WEDNESDAY – U.S. stocks were lower Wednesday as worries over U.S.-China trade relations dampened sentiment around a record-setting rally.
The Wall Street Journal reported, citing former Trump administration officials, that the ongoing trade talks could hit an impasse that would derail a so-called “phase one” trade deal. Uncertainty around trade also grew after the Senate passed a bill supporting Hong Kong protesters. This led China to accuse the U.S. of interfering in domestic affairs.
The Dow pulled back from record highs on Tuesday amid losses from Boeing and Home Depot while investors monitored earnings and developments in the U.S.-China trade talks. There is lingering uncertainty among investors about the possibility of a deal between both countries, despite comments last month suggesting they were close to signing a partial agreement.
Elsewhere, investors are awaiting minutes from the Federal Reserve’s October policy meeting at 2 p.m. The U.S. central bank decided to lower the federal funds rate by 25 basis points to a range of 1.5% to 1.75% late last month.
In corporate news, Target shares jumped more than 8% in the premarket after the retailer posted quarterly results that easily beat expectations. Target also raised its full-year profit outlook.
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THURSDAY – U.S. stock index futures rose Thursday after a draft Brexit deal was struck between the European Union and the U.K.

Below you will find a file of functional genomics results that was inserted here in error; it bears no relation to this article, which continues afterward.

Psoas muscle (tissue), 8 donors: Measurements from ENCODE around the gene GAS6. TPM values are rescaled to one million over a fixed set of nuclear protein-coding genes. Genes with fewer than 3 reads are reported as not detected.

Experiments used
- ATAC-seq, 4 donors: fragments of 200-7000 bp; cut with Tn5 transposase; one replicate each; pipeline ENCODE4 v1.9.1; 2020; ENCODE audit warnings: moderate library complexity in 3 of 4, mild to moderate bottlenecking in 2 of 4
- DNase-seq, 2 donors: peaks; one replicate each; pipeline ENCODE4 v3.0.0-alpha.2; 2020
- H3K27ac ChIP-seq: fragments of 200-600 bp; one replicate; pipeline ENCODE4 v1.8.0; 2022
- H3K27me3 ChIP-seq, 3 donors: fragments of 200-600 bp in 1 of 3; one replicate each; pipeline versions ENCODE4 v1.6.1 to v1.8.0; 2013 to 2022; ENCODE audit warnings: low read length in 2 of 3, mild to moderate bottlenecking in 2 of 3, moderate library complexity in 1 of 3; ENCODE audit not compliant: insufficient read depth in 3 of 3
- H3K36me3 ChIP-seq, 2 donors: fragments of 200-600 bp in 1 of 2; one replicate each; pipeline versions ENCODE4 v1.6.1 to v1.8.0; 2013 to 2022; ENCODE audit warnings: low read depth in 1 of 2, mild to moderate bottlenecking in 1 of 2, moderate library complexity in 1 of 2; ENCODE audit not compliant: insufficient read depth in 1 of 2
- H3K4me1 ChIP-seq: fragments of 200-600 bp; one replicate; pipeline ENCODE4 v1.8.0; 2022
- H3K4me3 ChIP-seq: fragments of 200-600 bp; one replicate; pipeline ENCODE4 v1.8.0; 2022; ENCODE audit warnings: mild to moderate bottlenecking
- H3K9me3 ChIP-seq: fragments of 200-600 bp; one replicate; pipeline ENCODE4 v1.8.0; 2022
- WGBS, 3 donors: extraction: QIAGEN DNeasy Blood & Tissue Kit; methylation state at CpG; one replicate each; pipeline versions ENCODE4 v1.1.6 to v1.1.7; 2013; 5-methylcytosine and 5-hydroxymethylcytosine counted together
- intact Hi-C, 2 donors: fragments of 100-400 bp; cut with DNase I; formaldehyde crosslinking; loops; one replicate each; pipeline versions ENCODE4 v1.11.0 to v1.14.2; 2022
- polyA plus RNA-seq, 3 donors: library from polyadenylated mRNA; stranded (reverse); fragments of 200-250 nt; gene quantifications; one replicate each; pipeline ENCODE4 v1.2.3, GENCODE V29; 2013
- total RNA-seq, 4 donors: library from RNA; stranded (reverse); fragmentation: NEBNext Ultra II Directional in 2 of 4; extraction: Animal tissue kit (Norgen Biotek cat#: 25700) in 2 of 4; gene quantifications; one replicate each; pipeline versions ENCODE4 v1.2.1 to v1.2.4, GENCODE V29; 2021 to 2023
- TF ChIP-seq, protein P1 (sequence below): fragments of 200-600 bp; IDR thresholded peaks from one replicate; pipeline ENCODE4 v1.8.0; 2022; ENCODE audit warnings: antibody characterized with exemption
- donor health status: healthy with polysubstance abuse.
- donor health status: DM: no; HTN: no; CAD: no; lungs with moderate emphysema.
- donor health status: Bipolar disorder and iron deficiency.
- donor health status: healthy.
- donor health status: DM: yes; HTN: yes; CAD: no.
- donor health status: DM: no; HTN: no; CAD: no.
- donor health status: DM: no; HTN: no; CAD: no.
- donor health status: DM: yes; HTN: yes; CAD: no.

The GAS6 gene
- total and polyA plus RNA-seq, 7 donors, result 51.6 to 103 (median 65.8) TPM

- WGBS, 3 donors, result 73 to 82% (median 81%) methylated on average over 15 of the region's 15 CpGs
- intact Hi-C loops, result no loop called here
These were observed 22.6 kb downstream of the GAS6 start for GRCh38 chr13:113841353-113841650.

Around 7:40 a.m. ET, Dow Jones Industrial Average futures were up 82 points, indicating a gain of about 70 points at the open. Prior to the Brexit reports, futures had been trading flat to lower. Futures on the S&P 500 and Nasdaq 100 were also higher.
U.K. Prime Minister Boris Johnson said “we have a great new Brexit deal” via Twitter. He called on British lawmakers to back the deal when it’s put before Parliament on Saturday. Meanwhile, European Commission President Jean-Claude Juncker tweeted that the deal was a “fair and balanced” one.
Nonetheless, markets rallied on the Brexit reports, as the deal removed some investor uncertainty amid heightened concerns about the health of the global economy. On Wednesday, unexpectedly weak U.S. retail sales data fueled fears about a possible recession.
Global economic data points to slower growth, while the U.S. manufacturing sector is already contracting. Among the greatest of the worries plaguing markets is the ongoing U.S.-China trade war.
The latest weekly jobless claims figures, housing starts and building permits for September, and the Philadelphia Federal Reserve’s manufacturing index for October will be released at 8:30 a.m. ET. Industrial production data for September will follow slightly later in the session.
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